7 Reasons Why Kettlebells Rock for Dancers’ Fitness—and How to Use Them
Dancers know that choosing the right cross-training methods can improve their performance and increase the longevity of their careers. But as sports training has evolved, there are more options than ever. So what’s your best bet? If you’re looking to improve your level of fitness and want to see that carry over into your dancing, there’s one tool that’s highly effective: the kettlebell.
“Athleticism is strength and explosiveness, but also control and grace,” says Shawn Mozen, president of Agatsu, which introduced kettlebells in Canada and several other countries around the world. “Kettlebells are very athletic! You learn when to contract, when to relax; you also learn timing and instinct.”
Build Dynamic Strength With One Tool
As dancers, when we’re cross-training we need to consider whether a tool allows us to be dynamic with our movements. Kettlebells can build dance-specific strength by adding load to multidirectional and multiplanar motions. Without needing to change equipment, we can change levels and challenge our balance and coordination. From a single-arm front-racked squat to a goblet squat, we can perform similar movements yet engage different muscle groups. Performing HIIT sequences, such as Tabata, EMOTM (“every minute on the minute”) or AMRAP (“as many reps/rounds as possible”) with kettlebells can build stamina for those long rehearsal days and “7-to-smoke” battles. It’s the Swiss Army knife of fitness equipment!
Recovering is important for us to reap the benefits of workouts, and to practice at a high level. Although barbell training will make you feel strong, it puts a lot of stress on the nervous system and can take a few days to fully recover from.
Because kettlebells are so versatile, you can transition into different movement patterns with the same weight. This is known as a “kettlebell complex” or “kettlebell flow.” Flows will improve your conditioning without taxing your nervous system, since you’re using force to move the load in different directions and with different muscle groups. Because you aren’t burning out your body by doing the same motion with heavy loads, it’s much easier to recover, allowing you to still have energy for rehearsals and performances.
Simplify Your Training
A workout that includes barbells, dumbbells, machines and other equipment can feel daunting and be challenging to perform in your typical big-box gym. The equipment has to be available, and you need to be proficient in a mélange of training tools and exercises.
On the other hand, you can use one or two kettlebells to perform multiple exercises, training different elements of fitness from strength to conditioning to power and even mobility. Taking up very little real estate, the humble kettlebell can shape a bold fitness environment even at home and still leave you space for dance sessions.
Strengthen Your Stabilizers
Strong and stable joints will prep your body for dancing all out. Open chain-movements (where your hands are free to move in space, as opposed to static machine exercises) target the muscles that stabilize the working joints, giving you strength to perform more risk-taking moves, and keep your body durable.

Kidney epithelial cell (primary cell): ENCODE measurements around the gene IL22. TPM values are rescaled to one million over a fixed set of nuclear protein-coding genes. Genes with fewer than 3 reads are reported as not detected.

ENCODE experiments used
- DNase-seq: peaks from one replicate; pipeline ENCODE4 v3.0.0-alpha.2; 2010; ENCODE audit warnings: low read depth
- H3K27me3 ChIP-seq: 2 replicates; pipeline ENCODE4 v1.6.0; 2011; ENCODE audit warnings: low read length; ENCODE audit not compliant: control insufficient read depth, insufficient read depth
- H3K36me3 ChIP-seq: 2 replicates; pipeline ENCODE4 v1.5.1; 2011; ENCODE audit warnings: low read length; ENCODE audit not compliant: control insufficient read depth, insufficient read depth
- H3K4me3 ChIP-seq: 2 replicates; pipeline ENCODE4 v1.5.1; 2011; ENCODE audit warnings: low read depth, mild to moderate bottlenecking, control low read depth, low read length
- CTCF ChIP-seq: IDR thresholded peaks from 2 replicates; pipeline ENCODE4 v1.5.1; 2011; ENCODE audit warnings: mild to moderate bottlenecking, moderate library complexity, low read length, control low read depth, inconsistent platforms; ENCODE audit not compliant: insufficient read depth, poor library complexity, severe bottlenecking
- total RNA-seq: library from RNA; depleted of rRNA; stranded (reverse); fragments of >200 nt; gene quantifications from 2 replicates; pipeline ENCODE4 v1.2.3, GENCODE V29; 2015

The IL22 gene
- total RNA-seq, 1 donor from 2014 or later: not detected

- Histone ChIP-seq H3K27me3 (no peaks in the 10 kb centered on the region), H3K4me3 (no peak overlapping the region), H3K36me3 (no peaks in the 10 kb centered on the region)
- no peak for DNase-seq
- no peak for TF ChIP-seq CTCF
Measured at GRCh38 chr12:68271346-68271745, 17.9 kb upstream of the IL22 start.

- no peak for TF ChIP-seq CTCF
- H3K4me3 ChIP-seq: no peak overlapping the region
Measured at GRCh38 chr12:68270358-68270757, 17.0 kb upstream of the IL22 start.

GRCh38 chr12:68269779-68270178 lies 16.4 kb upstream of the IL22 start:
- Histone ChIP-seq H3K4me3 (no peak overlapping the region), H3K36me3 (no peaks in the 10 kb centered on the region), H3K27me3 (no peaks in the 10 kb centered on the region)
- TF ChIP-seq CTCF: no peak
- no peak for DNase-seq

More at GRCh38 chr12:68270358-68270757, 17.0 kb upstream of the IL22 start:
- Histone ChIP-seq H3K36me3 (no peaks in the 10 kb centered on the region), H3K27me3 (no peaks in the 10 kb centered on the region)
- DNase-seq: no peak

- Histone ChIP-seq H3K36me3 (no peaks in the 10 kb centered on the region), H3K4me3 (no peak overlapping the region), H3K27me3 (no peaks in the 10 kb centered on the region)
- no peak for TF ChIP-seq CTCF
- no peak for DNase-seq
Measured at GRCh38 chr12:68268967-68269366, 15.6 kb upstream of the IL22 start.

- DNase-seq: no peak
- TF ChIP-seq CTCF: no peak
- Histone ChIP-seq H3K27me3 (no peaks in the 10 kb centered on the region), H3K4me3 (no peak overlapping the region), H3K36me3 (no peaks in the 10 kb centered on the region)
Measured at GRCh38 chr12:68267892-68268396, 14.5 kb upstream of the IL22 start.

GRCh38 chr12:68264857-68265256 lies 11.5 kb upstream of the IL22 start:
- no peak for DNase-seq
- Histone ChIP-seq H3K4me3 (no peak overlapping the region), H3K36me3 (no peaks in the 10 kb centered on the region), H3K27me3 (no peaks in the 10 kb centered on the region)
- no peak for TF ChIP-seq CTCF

Create Explosive Power
Ballistic kettlebell moves, like swings, cleans and snatches, will make you a stronger and explosive dancer. Use them to become a krumper who can deliver broad and high buck-hops that cover a lot of ground, a breaker with a snappy six-step and propelling power moves, a hard-hitting popper or a ballerina with breathtaking leaps.
Improve Your Proprioception
Body awareness and coordination are key for dancers. Kettlebell exercises will have you swinging the weight in front of you, to your side, around your head, around your body, between the legs, in front of your chest, overhead—all of these moves build proprioception.
Refine Your Style
There are many elements of fitness that can enhance the way we dance. When kettlebell exercises are broken down, we’ll find that to execute them with finesse, we require mobility and stability from toes to ankles, knees, hips, up through the vertebrae, the shoulders, elbows, wrists and fingers. Deliberately improving your kettlebell control will uncover opportunities that will allow you to dance differently.
So, if you’re feeling in a rut, give the kettlebell a go with some Around the Worlds, B-Stance Deadlifts and Turkish Get-Ups. You’ll be more confident in exploring new ways of moving, which will allow you to feel more creative within your dancing.
Here are four great exercises you can get started with. Begin your collection with a light-weight and a moderate-weight kettlebell, and expand as you build strength and technique.
Kettlebell Goblet Squat
The goblet does a great job of training your lower body strength and integrates the core, building better control, and setting a foundation of good habits for other kettlebell exercises.
A classic ballistic move, the swing helps generate explosive power from the hips and strengthens the posterior chain. This explosive strength will carry over into high-energy dance styles and those that require more athleticism.
Kettlebell Around the Head
Halos challenge wrist strength, shoulder mobility and core strength; perfect for breakers, modern dancers or others who transition into floor work. Bringing the kettlebell from in front of the chest, around the head and back towards the chest can also challenge your proprioception.
Kettlebell Turkish Get-Up
Bringing you through all three planes of motion, the Turkish Get-Up challenges joint stability in the upper and lower body, core strength, mobility and coordination. There’s a higher learning curve for this exercise, but with so many benefits, it’s worth taking the time to learn. From maneuvering the kettlebell at different angles and different positions, you build unique strength that will allow you to be a more well-rounded dancer.